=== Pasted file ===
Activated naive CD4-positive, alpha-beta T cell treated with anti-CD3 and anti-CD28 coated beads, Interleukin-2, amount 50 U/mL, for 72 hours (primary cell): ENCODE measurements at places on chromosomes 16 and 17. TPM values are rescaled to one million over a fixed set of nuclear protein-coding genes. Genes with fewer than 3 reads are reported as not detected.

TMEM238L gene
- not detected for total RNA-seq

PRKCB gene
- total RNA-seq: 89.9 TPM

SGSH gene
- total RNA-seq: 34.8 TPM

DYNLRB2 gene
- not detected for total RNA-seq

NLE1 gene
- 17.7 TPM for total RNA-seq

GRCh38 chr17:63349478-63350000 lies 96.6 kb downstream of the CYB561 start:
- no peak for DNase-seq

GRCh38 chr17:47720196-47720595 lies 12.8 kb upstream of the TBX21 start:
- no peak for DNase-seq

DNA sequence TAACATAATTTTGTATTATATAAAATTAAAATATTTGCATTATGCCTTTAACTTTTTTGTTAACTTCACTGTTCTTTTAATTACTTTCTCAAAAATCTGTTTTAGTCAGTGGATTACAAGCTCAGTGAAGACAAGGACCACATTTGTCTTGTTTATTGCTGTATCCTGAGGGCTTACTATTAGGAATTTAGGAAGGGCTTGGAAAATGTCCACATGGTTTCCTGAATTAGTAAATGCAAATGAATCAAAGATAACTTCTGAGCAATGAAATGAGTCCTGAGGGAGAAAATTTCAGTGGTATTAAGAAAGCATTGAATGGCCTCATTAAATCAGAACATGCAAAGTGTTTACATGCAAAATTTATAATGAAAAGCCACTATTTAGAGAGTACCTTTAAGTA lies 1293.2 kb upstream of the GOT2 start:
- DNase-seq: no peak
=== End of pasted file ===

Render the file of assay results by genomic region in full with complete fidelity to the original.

Activated naive CD4-positive, alpha-beta T cell treated with anti-CD3 and anti-CD28 coated beads, Interleukin-2, amount 50 U/mL, for 72 hours (primary cell): ENCODE measurements at places on chromosomes 16 and 17. TPM values are rescaled to one million over a fixed set of nuclear protein-coding genes. Genes with fewer than 3 reads are reported as not detected.

TMEM238L gene
- not detected for total RNA-seq

PRKCB gene
- total RNA-seq: 89.9 TPM

SGSH gene
- total RNA-seq: 34.8 TPM

DYNLRB2 gene
- not detected for total RNA-seq

NLE1 gene
- 17.7 TPM for total RNA-seq

GRCh38 chr17:63349478-63350000 lies 96.6 kb downstream of the CYB561 start:
- no peak for DNase-seq

GRCh38 chr17:47720196-47720595 lies 12.8 kb upstream of the TBX21 start:
- no peak for DNase-seq

DNA sequence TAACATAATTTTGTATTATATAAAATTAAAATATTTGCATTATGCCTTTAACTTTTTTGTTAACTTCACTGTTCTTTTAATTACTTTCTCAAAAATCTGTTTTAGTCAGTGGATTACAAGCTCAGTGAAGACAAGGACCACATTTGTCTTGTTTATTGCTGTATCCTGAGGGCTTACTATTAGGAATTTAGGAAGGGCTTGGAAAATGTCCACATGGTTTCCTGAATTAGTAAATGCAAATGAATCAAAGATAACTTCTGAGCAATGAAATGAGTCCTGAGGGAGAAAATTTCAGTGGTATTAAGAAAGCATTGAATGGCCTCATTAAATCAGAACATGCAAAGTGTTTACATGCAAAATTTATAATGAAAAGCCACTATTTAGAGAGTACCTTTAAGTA lies 1293.2 kb upstream of the GOT2 start:
- DNase-seq: no peak